Lately, I watched a video on YouTube, which I have watched hundred times since then, about a poem ‘Mori’ (Mother in Pashto language) by the great Pashtun poet-philosopher Ghani Khan that made me cry. The video intensified my care and love, which we all at times forget out of neglect, for my ageing mother in such a way that very rare occasions in life have afforded me. The lyrics, music, voice, and pictures of war and poverty-stricken Afghan mothers, just like my own, in the video had a tantalizing effect on me.
Enticed by the poem, I instantly shared it with my sister in Pakistan. But she had no access to it due to the ban on YouTube there. And this left me extremely frustrated and hopeless.
But it is not just about that as I am aware that people know alternate ways of gaining access to videos now. The issue, actually, is much bigger in scope and dangerous in consequences when looked into deeply and carefully.
In February 2008, the Pakistani government blocked the video sharing site YouTube in reaction to a controversial Dutch film that was claimed to have contained blasphemous content. The ban was lifted immediately in late February after the content was removed at the request of the government. Then, in May 2010, the site was blocked again for containing objectionable material but resumed a week later after the content was cleared. Yet, on September 17, 2012, the Pakistan Telecommunication Authority (PTA) blocked the site once again in response to Sam Bacile’s anti-Islamic film Innocence of Muslims that mocked Prophet Muhammad, and which the site failed to remove. Youtube remains blocked since then. Bytes for All, a non-profit organization, challenged the ban in Lahore High Court (LHC). Other efforts have also been made by the Pakistan’s Senate Standing Committee on Human Rights and the National Assembly but none has been of any avail. It seems that the website will be inaccessible to the public for an unspecified period of time, which is a big shame.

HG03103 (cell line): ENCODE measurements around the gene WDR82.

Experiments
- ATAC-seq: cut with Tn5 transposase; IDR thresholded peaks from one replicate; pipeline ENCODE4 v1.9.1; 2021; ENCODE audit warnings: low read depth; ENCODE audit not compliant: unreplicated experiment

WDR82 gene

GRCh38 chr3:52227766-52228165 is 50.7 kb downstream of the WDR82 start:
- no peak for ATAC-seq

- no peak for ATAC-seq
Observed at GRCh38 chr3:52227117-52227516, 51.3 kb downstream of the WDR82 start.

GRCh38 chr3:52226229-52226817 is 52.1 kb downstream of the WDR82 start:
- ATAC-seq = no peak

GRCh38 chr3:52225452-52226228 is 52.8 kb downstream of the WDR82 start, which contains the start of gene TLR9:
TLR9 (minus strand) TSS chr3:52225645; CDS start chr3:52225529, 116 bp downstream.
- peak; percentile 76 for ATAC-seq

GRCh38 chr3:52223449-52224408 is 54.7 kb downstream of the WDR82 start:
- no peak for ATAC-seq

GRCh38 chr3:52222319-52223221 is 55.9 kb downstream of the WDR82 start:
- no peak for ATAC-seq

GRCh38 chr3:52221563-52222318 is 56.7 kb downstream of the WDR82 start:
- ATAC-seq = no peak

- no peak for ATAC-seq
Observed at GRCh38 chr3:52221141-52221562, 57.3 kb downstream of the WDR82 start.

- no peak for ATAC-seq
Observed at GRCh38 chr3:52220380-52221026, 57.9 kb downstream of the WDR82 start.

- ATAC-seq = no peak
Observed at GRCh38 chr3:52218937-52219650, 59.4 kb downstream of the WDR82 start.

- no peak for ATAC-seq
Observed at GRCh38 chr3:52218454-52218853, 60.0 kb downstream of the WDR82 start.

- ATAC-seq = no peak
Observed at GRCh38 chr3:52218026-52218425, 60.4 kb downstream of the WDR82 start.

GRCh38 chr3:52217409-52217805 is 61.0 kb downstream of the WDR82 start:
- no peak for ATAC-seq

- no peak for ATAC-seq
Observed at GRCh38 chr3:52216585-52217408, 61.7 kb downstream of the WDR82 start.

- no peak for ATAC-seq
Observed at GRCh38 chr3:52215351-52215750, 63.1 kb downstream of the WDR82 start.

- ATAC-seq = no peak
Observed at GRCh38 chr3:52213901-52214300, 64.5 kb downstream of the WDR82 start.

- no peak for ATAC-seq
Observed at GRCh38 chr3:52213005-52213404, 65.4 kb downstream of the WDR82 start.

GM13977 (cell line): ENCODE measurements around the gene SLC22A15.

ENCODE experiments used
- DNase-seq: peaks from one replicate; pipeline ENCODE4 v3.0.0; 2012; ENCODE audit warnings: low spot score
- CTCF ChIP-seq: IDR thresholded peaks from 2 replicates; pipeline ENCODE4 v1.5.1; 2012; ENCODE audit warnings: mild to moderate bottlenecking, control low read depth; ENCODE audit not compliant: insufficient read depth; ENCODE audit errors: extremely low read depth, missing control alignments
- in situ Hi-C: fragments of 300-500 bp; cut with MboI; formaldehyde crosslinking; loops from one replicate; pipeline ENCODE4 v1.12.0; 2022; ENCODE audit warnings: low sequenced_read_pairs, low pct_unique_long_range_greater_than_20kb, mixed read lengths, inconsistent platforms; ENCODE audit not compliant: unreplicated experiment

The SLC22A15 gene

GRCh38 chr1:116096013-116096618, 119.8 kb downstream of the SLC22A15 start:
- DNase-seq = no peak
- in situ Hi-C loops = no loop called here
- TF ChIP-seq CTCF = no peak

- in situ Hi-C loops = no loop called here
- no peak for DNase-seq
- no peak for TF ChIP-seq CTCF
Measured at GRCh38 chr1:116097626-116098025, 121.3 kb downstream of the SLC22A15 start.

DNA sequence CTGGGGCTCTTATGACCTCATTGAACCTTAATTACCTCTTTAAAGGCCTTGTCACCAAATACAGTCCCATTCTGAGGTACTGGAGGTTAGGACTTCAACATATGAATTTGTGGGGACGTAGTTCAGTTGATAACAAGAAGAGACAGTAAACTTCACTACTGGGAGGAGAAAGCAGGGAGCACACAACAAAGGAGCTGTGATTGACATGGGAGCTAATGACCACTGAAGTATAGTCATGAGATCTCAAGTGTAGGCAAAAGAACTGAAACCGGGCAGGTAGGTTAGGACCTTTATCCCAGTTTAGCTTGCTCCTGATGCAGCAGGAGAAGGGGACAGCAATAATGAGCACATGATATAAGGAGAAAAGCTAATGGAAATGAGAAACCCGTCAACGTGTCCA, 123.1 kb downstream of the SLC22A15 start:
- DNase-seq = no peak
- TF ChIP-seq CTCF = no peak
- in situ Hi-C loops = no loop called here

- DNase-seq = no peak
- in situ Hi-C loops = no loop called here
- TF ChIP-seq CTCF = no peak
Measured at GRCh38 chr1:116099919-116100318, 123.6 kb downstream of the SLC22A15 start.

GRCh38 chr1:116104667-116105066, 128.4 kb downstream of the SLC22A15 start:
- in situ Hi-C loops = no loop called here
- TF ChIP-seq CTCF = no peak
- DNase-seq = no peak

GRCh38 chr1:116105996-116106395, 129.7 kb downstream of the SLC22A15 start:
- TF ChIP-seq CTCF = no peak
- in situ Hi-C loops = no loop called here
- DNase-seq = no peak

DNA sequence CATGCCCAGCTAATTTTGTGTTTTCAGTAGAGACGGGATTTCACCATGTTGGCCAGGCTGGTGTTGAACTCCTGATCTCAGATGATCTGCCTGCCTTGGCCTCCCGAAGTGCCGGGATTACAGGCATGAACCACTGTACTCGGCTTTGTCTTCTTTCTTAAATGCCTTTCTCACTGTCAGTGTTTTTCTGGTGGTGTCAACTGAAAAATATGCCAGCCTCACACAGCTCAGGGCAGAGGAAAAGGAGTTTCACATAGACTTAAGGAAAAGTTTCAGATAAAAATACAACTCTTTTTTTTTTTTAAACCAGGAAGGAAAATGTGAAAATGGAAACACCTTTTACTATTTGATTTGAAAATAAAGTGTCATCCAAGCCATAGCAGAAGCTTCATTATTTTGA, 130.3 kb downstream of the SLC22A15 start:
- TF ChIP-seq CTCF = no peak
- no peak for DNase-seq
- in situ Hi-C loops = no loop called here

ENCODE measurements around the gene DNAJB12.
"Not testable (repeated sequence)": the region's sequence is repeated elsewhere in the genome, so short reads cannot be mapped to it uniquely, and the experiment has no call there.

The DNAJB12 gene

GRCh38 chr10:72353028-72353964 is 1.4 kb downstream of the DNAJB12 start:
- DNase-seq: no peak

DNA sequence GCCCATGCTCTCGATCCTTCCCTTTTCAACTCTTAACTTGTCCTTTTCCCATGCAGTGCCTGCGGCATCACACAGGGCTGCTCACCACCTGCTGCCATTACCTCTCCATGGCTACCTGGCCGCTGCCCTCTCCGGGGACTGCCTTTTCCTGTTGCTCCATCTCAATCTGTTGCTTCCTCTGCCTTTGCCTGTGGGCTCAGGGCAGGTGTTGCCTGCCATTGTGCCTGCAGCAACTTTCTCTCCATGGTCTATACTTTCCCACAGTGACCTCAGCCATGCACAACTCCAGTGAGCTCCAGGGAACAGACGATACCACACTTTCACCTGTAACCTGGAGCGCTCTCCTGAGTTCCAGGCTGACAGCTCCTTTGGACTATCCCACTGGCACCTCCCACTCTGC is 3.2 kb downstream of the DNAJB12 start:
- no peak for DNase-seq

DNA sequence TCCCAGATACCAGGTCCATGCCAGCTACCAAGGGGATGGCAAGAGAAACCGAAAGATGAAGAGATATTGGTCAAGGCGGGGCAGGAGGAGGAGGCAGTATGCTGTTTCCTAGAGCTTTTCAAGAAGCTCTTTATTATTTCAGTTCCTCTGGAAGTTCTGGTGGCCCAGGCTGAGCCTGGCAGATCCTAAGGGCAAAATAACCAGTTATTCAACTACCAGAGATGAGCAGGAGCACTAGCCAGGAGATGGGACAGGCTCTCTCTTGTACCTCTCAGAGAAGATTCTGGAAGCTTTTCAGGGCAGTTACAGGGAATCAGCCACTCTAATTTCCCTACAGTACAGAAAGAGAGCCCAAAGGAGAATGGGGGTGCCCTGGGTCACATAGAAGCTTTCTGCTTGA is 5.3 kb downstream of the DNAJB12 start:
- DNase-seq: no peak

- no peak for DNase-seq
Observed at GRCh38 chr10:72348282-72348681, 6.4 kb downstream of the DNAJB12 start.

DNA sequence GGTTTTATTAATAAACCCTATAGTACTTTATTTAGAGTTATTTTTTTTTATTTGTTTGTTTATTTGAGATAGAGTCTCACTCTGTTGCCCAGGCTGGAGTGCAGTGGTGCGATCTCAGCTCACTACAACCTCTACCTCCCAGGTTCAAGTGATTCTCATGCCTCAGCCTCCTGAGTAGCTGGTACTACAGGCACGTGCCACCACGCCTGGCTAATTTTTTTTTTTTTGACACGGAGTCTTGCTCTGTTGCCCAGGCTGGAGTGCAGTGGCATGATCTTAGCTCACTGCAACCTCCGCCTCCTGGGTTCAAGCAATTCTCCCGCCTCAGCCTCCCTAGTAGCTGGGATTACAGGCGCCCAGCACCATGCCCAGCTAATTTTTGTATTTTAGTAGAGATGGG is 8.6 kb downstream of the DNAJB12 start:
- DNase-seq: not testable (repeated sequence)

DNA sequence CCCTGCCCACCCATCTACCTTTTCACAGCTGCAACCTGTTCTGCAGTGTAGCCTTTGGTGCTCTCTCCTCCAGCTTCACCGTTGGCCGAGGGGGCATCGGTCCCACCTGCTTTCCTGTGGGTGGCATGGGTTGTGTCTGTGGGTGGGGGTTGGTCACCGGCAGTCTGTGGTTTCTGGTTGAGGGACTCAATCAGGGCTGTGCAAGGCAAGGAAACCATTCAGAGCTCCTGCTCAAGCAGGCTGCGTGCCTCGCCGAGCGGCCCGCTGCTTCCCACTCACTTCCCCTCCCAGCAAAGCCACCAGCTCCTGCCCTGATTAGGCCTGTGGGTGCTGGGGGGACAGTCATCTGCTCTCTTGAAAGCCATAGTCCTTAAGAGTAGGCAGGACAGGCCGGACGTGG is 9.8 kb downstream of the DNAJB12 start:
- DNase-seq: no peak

Though many have proffered political factors behind the block like election rigging videos on the site, which may not be discounted, the prime reason for closing the site has been to ‘protect’ Islam. And if we further analyze the reason behind this motive, it is very clear that the government adopts such policies owing to pressure from the mullahs and their followers who block streets and set shops, banks, and markets on fire in protests against blasphemy. But, on the other hand, there are hardly any protests from the religious establishment when hundreds are killed in sectarian violence against Shia and other religious minorities. Instead, they either try to defend violence in the name of religion or choose to remain silent, as in the case of Maulana Abdul Aziz who refused to condemn the brutal attack on Army Public School (APS) in Peshawar.
Generally the dilemma at hand in the Pakistani polity has been that the government has always given in to the nasty demands of the religious establishment. If we look back at our history, especially in the wake of late 1970s, the state has quite often accommodated the Maududi/Qutb-inspired agenda of militant Islam, compromising the right of people to free speech and choice in almost all aspects of life.
I believe that caricatures or a film of degrading nature of the Prophet is wrong and insulting. But I also believe that the reaction and policy standpoint of Pakistan in such matters is even worse. ‘Protecting’ Islam by blocking YouTube, which contains a wealth of information for all kinds of positive uses, is retrogressive.
Blocking the site for stopping profanity is not a sign of worldly wisdom. Policies such as these are a symbol of the decline of reason in a decaying society which will further shrink the space for tolerance and a civilized dissent in the country.